Charing Cross Theatre, London – until 21 December 2019
It’s in the colourful carnival of Old Compton Street that we meet Robbie, our Cinderella in this re-telling of the classic tale. He’s a young man trying to find his place in the bustling city as he works in a laundrette once owned by his mother, and struggles with his step-sisters who are trying to take what little he has. Things get even more stressful when Robbie begins seeing mayoral candidate James Prince and having a questionable relationship with a sleazy Lord. He ends up at the heart of a media scandal and faces losing everything… But this is a fairy tale so you can guess how it ends.
Anthony Drewe and Elliot Davis’ book has some witty moments and certainly turns the classic tale on its head, as well as featuring more heartfelt moments. The LGBT representation for the most part is strong and the team have done well to modernise the show.
However, there are aspects which seem to have been glossed over. The characters discuss knowing a man is straight because he’s wearing a wedding ring which just screams dated, as does the implication that these modern online relationships take place over Skype. They’re little details for sure, but do detract from a piece that really has the potential to feel relevant and of the time. Similarly, the variety of musical genres and the story itself is certainly representative of Soho but it would be nice to see some of that diversity reflected in the cast.
As Robbie, Luke Bayer is the standout. His charming personality and smooth vocals make him a protagonist the audience roots for and he really is the heart of the story and all it stands for. Bayer’s performance of ‘They Don’t Make Glass Slippers’ is especially enrapturing.
As Velcro, his best friend and partner in crime, Millie O’Connell gives a strong performance. Despite being underused in act one, O’Connell really comes into her own in the second half and provides some of the most touching and realistic moments. Her quick wit and sarcastic nature are entertaining to watch and the playful banter and easy chemistry between the pair can surely remind us of our own friendships. Two friends supporting each other is wonderful to see and really grounds the often over-the top-piece.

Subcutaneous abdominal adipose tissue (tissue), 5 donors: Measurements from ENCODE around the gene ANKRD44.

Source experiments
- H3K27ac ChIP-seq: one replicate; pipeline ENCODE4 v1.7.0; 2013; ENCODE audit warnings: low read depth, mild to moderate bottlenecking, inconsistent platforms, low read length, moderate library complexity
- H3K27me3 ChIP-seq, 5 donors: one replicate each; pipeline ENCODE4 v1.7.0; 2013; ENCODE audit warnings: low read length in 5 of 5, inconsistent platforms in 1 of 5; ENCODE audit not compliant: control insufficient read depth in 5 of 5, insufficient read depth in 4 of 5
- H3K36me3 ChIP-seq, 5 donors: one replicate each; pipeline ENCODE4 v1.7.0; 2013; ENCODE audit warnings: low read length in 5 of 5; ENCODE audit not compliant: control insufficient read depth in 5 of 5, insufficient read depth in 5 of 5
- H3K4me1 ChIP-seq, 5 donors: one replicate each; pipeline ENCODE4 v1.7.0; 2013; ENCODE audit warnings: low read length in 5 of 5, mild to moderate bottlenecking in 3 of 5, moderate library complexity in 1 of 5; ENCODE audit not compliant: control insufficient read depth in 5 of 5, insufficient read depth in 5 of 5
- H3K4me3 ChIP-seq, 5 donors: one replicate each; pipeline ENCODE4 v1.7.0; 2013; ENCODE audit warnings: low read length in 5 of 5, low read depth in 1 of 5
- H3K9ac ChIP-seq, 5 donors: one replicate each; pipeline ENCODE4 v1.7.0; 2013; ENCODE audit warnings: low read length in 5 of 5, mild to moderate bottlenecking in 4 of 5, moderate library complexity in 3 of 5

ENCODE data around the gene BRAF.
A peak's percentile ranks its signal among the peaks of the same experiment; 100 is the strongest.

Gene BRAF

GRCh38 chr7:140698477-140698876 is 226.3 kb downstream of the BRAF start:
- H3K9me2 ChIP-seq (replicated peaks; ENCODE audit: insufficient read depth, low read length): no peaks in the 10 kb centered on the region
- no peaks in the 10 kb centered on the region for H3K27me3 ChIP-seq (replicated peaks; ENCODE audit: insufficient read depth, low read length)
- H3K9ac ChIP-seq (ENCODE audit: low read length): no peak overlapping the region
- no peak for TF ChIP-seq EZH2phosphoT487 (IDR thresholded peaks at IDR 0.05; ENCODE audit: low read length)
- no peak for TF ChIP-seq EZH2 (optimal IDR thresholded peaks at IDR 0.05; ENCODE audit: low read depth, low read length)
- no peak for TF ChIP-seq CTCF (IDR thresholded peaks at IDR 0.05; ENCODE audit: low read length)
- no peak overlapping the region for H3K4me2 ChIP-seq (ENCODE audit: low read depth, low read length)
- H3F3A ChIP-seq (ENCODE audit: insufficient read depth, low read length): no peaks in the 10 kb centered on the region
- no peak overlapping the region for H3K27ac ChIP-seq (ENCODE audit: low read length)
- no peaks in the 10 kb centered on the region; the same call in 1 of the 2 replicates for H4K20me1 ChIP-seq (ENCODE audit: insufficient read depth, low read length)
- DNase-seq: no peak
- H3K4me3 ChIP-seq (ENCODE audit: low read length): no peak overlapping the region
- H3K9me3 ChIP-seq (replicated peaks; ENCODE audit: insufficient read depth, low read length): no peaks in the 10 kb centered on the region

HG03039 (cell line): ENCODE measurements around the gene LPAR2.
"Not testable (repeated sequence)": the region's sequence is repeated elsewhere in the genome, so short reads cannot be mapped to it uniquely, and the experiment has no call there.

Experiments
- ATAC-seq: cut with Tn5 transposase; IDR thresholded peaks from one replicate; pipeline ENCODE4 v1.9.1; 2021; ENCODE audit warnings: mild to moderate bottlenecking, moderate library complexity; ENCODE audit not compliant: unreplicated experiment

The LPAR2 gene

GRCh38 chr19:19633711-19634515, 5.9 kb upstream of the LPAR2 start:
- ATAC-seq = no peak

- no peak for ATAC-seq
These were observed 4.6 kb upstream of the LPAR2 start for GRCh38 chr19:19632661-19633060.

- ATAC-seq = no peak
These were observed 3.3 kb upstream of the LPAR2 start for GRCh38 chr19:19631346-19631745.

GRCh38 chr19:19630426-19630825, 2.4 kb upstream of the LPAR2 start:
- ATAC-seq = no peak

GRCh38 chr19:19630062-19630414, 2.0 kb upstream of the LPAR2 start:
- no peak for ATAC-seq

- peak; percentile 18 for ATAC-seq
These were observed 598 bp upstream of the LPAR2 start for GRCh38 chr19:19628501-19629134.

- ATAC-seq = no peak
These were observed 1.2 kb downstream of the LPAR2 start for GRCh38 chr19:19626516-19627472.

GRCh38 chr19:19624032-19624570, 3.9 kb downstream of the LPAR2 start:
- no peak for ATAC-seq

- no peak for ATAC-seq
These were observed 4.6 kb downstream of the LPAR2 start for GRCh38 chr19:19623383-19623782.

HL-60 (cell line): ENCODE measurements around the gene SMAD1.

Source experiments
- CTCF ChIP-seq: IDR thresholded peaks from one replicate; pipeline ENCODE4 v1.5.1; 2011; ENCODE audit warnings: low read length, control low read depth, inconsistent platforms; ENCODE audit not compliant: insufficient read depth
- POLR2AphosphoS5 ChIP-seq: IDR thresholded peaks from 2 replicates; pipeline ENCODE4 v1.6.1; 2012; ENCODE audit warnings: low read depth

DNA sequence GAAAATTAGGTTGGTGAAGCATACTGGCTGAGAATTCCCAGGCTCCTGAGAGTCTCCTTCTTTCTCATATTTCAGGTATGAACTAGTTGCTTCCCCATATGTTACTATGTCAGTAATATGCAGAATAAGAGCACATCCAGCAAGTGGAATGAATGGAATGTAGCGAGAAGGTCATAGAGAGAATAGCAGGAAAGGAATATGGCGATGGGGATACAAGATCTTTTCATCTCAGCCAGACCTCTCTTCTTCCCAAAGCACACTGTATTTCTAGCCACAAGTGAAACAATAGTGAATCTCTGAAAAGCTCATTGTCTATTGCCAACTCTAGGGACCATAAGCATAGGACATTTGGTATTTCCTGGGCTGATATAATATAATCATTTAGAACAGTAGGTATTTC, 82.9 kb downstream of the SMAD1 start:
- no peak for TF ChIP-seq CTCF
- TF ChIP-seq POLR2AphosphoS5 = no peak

George Stiles music and Anthony Drewe’s lyrics are a combination of upbeat laugh-a-minute numbers, forgettable babbles and fairy tale sweet duets. The Stepsisters’ duet Fifteen Minutes is especially energetic and well performed. Natalie Harman and Michaela Stern do a great job of bringing the characters to life and only occasionally teeter on the edge of overacting. O’Connell’s duet with Tori Hargreaves is another touching moment and a real highlight of the second act.
Thematically, this seems to be a piece which will remain ever relevant but it needs an extra touch of magic to keep audiences coming back. The political and sexual harassment aspects permeate the musical but it’s the importance of love and friendship which reigns strong at the end. Soho Cinders isn’t life-changing but it allows us to experience tongue-in-cheek, energetic performances which will entertain for the duration of the show.
photo credit: Pamela Raith